So recently in the news have been stories about the 1st pair of wolves within the last century or so to take up residence in southwestern Oregon.

Wolves once lived along the Oregon coast, there are words for them in the tribal languages.  In both Hanis and Milluk they were known as dliimekw, and in Siuslaw/Lower Umpqua as q’axauxt.  In Chinook Jargon they are lilu (LEE-loo) and according to the Chinuk Wawa dictionary, this word came into Jargon from the French word for wolf, le loup, possibly through the intermediaries of Métis or Cree.

The wolf is often treated as a terrible monster in many Eurasian mythologies (and I suspect that is why many Euro-Americans still hate and fear wolves in large part – their mythological heritage) – kind of fills the same role in some ways as the dread Grizzly Bear does in our stories.  Indian people for the most part did not hate or fear wolves.  They were regarded as loyal family creatures and good hunters.  Some tribes like the Alsea believed Wolf Power was a very good power to have, especially for those who wanted to be good hunters.  Others thought that power came with a price.  Spencer Scott (Lower Umpqua/Siuslaw) once noted that while wolf was a good hunter, that Wolf Power might make a person a little mean.

Lottie Evanoff (Hanis) said wolves’ last hideout was Siuslaw.  At Yachats, Indian agents tried keeping sheep and occasionally wolves attacked the sheep, and horses too.

Wolves occasionally appear in myth.  Below is an adaptation of a Lower Umpqua story set in and around the village Takimiya (which is Umpqua Eden, near Winchester Bay), told by Jim Buchanan and recorded in Frachtenberg’s Coos Texts:


A young woman lived in Takimiya.

She had five younger brothers.

Everybody wanted to marry her, but she did not want a husband.


In the afternoon she was always chopping wood.

She had five pack-ropes.

Once she went to pack wood, she came back four times.

The fifth pack she put on top of a log.

“This may be a good load.”


She put the pack-rope on the top of her head.

She could not stand up.

Something was holding it back.

She shook it around to see whether she wouldn’t tie and untie it but there was nothing holding it.

“I don’t know what’s the matter with my load.”

For a long time she did it thus;

she got tired and began to cry.


All at once a man stood there.

“You are my wife.

I was holding your load.

That’s why you couldn’t stand up.”


He called her thus, “my wife.”

The woman became somewhat ashamed.
She did not know the man.

She never had seen him.

Then she was thinking thus, “I will go with him.”


The fifth pack she still had left there.
Her folks found the pack.

“Some one must have killed her.”

They all looked for her everywhere.


So they went back of the shore into the forest.

And he took her up there to a big plank-house.

When he had taken his wife up there, he said,

“Please wait her, your mother-in-law will take you in.”


So she was sitting there waiting.

Suddenly a Wolf ran out.

She became frightened, and it seemed that he was growling.

He opened his mouth and growled.


The woman turned back.
The Wolf said to the young man,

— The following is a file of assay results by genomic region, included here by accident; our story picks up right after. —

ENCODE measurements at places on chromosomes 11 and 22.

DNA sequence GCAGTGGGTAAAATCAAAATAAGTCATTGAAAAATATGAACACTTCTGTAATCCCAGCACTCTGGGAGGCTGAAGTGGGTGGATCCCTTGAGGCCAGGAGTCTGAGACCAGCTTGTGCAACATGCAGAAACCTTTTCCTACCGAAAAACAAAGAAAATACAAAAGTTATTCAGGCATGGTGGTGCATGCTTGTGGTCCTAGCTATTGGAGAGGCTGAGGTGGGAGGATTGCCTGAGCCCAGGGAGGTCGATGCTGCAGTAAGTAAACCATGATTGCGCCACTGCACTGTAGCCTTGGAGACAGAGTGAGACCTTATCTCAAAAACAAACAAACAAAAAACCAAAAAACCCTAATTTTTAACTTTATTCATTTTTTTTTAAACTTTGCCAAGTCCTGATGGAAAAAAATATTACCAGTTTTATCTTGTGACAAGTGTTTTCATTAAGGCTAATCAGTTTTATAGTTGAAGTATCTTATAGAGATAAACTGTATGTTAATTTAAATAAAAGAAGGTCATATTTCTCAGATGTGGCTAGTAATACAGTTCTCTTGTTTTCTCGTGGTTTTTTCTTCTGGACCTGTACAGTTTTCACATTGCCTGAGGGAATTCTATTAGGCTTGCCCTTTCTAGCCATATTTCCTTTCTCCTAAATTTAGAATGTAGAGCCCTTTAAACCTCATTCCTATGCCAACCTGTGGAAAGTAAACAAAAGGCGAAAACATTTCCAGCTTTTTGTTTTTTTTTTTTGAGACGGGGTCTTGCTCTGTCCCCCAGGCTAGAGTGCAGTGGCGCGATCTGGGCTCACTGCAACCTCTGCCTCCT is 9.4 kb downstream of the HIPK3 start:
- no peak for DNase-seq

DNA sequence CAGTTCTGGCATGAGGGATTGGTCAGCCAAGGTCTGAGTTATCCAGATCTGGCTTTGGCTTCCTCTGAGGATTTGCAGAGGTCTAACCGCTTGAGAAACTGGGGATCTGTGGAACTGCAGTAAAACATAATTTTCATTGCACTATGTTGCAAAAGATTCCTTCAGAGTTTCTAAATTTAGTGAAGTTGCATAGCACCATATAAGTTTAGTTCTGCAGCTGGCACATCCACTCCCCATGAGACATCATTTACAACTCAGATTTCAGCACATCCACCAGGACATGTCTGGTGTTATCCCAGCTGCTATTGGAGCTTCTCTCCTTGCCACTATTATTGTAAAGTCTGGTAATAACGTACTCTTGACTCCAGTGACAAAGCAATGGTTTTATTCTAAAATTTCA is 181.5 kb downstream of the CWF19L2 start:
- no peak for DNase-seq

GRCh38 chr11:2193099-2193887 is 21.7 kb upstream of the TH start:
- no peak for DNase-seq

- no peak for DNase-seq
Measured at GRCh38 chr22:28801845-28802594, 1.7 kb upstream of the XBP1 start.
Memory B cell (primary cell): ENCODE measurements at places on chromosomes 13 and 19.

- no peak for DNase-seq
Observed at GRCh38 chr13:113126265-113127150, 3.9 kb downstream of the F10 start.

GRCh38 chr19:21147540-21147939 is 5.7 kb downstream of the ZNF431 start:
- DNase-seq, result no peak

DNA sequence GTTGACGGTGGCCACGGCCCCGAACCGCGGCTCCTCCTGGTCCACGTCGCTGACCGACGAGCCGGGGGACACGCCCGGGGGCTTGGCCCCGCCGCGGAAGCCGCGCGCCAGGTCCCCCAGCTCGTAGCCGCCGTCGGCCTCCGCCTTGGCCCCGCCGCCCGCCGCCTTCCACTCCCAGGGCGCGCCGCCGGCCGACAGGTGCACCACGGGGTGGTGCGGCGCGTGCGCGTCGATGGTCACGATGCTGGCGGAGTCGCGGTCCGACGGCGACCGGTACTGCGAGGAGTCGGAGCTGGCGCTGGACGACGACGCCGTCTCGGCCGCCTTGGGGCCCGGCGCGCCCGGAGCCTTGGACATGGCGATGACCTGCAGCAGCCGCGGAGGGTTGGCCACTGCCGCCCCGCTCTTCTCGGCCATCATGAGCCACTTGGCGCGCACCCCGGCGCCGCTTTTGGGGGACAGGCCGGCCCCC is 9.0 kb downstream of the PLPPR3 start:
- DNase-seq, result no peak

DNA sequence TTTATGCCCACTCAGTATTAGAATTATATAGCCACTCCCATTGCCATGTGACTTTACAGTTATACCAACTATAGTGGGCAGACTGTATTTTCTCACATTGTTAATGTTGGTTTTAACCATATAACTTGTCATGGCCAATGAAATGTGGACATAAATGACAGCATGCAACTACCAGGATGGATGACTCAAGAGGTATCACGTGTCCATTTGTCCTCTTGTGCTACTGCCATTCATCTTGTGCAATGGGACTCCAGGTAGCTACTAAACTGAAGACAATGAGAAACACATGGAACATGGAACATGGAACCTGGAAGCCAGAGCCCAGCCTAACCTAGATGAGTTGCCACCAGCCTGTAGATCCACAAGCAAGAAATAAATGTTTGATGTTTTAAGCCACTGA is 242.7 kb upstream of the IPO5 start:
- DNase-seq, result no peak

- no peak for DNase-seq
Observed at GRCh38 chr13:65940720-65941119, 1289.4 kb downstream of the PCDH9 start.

“This woman does not want to come in.

The woman is frightened.”


Then the young man got angry.

“What’s the matter with you?

You shall change yourself into a person.

She will not be afraid of you then.”


Wolf went out again, and assumed the shape of an old woman.

Then she said to the woman, “Come in.”


So she entered.

Many other old people were lying inside when she entered.

The people had gone hunting, and hadn’t returned yet.

Then in the evening the young men came back.
Each of them had as a load a deer, and they threw it down outside the house.

The had all sorts of things inside –

much money and all kinds of dried meat.


She stayed there, and had two children.

And the children grew up.
Thus she said to her children, “You mustn’t play down the river.”


When the children grew larger,

they went down the river.

They saw some people.
The hair on their heads was cut short.
They were walking around the forest, and they cried.


When the children came back, they told what they had seen.

She said “They must be looking for me.”


Then one day the husband took his wife to her folks.

They carried large load, all kinds of meat, money and valuables.

He was hiding a little ways off in the brush, and said to his wife “Go and see your folks.

You shall come back soon.”


So when she arrived there, she said to her folks,

“After this I will always give you meat.

I will say thus to my children, and they will always drive meat here.”

Then the two went back.

They were driving deer and elk there, and then they killed them themselves.

Her husband was a Wolf.



About shichils

Just sharing some fun on language
This entry was posted in Myths. Bookmark the permalink.

2 Responses to Wolf

  1. Barak says:

    How do you pronounce q’axauxt, the Siuslaw/Lower Umpqua word for “wolf?” Thank you! : )

    • shichils says:

      Like Kaw – HowHt. The q’ is pronounced like a k from the back of the throat and a little accompanying ‘pop’ from the glottis as you say is, the x is pronounced like a raspy h.

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